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<i>Dear Workforce</i> Which Is Better Team-Based Incentives Or Individual Bonuses

October 17, 2003
Dear Debate Settler:

A bonus program will encourage employees to focus on the things that will help them get the bonus. If you want employees to pay attention to particular aspects of their jobs, an individualized bonus program can encourage them to do just that. But it may also result in workers doing what they need to get the bonus at the expense of team or other needs.
If employees work independently of one another and don't depend on others for resources, information, or support, this may work for you. If jobs are interdependent and you need people to work more as a team, you will want a team reward. But be aware that with a team plan, you may also get some employees who will slack off and ride on the work of others. It's a bit of a trade-off either way.
A hybrid bonus program is somewhat more complicated to administer than either an individual or team bonus, but will help reduce the negative aspects of choosing one plan over the other. For example, you might offer two-thirds of the bonus based on individual results, but retain one-third for overall team results. This helps employees to pay attention to the activities that affect their own performance without losing sight of group needs.
When determining bonus criteria, a good rule of thumb is to pay a team bonus for those things you want people to accomplish as a team, and pay an individual bonus for things you want individuals to accomplish. If others have an impact on an employee's success, the bonus almost always has to be based on the work of the whole group if it's going to be an incentive.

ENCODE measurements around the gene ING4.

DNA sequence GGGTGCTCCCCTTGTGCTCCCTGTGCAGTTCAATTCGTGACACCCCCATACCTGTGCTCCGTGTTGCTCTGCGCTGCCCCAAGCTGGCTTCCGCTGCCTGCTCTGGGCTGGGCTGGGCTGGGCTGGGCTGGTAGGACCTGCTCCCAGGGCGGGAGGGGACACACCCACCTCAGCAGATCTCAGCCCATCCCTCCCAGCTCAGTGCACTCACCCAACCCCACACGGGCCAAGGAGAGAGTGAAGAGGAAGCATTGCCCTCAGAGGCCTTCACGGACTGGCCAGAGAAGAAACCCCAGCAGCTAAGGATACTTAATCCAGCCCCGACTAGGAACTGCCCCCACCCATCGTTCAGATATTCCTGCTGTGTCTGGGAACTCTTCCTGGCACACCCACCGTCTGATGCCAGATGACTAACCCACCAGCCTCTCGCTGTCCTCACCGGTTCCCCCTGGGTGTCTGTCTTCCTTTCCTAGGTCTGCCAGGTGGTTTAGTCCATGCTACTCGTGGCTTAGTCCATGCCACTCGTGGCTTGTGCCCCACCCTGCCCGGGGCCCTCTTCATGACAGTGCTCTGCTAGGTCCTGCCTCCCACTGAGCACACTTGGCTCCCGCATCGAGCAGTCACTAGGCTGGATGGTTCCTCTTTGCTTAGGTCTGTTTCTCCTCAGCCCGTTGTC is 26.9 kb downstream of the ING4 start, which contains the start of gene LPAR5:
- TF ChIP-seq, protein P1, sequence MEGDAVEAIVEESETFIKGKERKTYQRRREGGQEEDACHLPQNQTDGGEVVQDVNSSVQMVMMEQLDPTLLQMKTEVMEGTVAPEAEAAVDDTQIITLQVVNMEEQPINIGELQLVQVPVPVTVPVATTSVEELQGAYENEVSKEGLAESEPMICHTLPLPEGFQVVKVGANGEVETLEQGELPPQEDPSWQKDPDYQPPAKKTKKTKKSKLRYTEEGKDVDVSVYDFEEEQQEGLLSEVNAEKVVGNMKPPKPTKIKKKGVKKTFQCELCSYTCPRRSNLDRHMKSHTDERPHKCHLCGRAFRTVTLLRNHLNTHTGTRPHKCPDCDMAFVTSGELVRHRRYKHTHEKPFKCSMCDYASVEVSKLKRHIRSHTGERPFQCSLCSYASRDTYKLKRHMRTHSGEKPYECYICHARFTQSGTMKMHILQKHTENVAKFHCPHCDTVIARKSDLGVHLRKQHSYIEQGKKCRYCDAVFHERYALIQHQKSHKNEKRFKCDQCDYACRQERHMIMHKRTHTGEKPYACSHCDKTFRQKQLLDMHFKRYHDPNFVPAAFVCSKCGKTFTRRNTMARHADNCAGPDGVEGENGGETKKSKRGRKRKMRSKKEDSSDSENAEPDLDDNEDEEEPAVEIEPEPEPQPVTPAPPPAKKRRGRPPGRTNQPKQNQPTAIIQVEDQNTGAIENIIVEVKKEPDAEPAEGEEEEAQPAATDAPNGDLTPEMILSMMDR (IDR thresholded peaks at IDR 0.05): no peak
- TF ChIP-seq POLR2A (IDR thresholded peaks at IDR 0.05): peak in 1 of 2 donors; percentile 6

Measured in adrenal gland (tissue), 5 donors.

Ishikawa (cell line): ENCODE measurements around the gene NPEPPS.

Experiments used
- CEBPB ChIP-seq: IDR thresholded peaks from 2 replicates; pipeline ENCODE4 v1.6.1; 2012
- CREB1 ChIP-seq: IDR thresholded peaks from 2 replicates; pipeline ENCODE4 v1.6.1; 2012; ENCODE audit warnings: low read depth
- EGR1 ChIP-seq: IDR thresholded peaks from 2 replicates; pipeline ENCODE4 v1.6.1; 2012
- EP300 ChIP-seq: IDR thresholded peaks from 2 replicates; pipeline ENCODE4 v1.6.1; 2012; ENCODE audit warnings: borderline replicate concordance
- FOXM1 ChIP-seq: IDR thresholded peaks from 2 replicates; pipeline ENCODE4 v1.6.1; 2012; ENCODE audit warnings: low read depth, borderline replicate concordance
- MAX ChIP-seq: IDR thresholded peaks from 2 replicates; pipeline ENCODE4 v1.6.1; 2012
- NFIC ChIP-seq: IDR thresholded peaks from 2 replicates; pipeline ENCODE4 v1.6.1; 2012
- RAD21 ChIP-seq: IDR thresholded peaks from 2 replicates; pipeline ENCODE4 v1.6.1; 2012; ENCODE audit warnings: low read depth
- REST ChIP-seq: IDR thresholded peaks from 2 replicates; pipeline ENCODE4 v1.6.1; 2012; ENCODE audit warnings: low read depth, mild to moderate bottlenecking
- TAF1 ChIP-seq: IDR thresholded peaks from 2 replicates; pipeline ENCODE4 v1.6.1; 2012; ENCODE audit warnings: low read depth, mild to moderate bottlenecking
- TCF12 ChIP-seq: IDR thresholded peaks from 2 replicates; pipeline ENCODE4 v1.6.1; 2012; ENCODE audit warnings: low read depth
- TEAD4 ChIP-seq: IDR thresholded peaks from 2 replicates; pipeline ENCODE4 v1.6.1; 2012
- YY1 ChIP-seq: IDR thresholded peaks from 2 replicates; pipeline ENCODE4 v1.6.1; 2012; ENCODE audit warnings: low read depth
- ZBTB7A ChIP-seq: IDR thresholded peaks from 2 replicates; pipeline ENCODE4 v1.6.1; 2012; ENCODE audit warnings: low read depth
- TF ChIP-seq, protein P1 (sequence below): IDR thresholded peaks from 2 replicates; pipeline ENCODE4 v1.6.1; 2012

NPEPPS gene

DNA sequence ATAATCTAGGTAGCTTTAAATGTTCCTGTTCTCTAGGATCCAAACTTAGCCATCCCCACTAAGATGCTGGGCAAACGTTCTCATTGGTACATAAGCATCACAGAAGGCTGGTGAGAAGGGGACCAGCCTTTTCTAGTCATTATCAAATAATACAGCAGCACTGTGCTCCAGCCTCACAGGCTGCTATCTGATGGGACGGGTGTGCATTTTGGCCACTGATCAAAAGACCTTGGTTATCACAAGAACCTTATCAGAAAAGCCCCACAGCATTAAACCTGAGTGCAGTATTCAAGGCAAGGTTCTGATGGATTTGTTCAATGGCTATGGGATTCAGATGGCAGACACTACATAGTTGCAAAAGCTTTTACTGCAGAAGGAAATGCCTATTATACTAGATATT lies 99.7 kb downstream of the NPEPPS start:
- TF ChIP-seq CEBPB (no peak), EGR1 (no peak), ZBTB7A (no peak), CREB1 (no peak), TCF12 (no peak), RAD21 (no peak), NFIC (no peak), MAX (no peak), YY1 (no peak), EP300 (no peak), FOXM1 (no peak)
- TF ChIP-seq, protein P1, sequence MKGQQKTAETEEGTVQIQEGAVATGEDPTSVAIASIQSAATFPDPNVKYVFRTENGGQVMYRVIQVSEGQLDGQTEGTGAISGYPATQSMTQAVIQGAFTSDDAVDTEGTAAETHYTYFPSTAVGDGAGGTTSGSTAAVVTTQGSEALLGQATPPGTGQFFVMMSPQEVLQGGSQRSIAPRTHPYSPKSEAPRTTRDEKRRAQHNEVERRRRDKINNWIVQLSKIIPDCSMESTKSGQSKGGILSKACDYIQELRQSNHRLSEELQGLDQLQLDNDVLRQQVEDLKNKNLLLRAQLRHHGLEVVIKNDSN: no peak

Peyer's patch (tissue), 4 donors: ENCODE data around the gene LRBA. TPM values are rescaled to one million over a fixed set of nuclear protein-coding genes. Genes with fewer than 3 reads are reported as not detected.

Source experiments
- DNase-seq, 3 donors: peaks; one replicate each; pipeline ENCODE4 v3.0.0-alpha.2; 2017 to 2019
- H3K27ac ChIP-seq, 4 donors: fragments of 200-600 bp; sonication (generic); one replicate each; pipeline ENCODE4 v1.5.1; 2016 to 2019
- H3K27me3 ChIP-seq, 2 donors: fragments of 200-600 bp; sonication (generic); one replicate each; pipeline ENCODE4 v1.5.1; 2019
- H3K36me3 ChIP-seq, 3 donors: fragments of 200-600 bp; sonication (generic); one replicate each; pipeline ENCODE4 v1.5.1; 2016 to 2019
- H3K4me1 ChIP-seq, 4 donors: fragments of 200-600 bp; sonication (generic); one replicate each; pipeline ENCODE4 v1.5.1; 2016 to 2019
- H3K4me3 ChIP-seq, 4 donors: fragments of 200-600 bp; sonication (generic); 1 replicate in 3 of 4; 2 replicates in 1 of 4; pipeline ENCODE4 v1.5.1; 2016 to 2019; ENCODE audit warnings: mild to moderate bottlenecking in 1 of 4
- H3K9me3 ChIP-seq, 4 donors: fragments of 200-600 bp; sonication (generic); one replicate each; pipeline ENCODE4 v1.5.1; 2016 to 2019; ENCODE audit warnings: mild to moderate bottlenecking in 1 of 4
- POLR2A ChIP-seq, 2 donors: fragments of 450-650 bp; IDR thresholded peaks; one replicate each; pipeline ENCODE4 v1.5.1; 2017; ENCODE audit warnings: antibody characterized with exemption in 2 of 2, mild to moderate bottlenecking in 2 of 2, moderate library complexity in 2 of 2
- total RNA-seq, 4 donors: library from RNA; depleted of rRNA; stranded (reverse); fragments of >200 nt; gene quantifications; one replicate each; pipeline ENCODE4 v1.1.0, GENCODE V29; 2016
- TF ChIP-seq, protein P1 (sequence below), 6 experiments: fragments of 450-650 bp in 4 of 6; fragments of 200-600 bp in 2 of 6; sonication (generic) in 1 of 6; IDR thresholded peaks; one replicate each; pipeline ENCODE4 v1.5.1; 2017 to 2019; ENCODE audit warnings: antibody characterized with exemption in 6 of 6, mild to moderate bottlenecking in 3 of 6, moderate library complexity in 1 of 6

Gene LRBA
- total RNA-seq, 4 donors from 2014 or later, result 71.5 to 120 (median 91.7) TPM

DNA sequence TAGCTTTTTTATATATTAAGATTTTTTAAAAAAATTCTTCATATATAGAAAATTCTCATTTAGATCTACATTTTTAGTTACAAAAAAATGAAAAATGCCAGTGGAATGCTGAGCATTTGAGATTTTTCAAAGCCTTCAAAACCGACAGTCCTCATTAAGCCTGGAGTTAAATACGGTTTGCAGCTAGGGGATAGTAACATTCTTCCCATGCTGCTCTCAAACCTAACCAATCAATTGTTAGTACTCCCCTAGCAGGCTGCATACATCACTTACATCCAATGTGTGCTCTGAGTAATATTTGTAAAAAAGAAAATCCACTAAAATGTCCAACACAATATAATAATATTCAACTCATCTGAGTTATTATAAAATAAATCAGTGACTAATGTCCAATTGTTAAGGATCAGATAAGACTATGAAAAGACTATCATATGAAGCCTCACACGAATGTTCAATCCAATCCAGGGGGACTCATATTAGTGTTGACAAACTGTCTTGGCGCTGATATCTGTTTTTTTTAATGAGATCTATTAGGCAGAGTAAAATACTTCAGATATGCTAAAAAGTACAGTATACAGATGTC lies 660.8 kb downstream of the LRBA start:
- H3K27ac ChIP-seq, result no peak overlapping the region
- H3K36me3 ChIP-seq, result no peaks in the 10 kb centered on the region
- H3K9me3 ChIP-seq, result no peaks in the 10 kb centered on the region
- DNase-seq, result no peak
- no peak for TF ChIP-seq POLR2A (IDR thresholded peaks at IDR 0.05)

An alternative approach to motivating performance with bonus plans is to create an organizational culture that supports individual initiative and commitment for the success of the whole, and then share the profits the organization reaps as a result. This keeps the focus on overall business results, encourages greater employee commitment to the business, reduces the problem of employees doing things at the expense of the whole, and provides rewards as a natural outcome of a supportive culture.
SOURCE: Kevin Herring, president, Ascent Management Consulting, Tucson, Arizona, Jan. 9, 2003.
LEARN MORE: ReadBasic Principles for Implementing Team Compensation.
The information contained in this article is intended to provide useful information on the topic covered, but should not be construed as legal advice or a legal opinion. Also remember that state laws may differ from the federal law.
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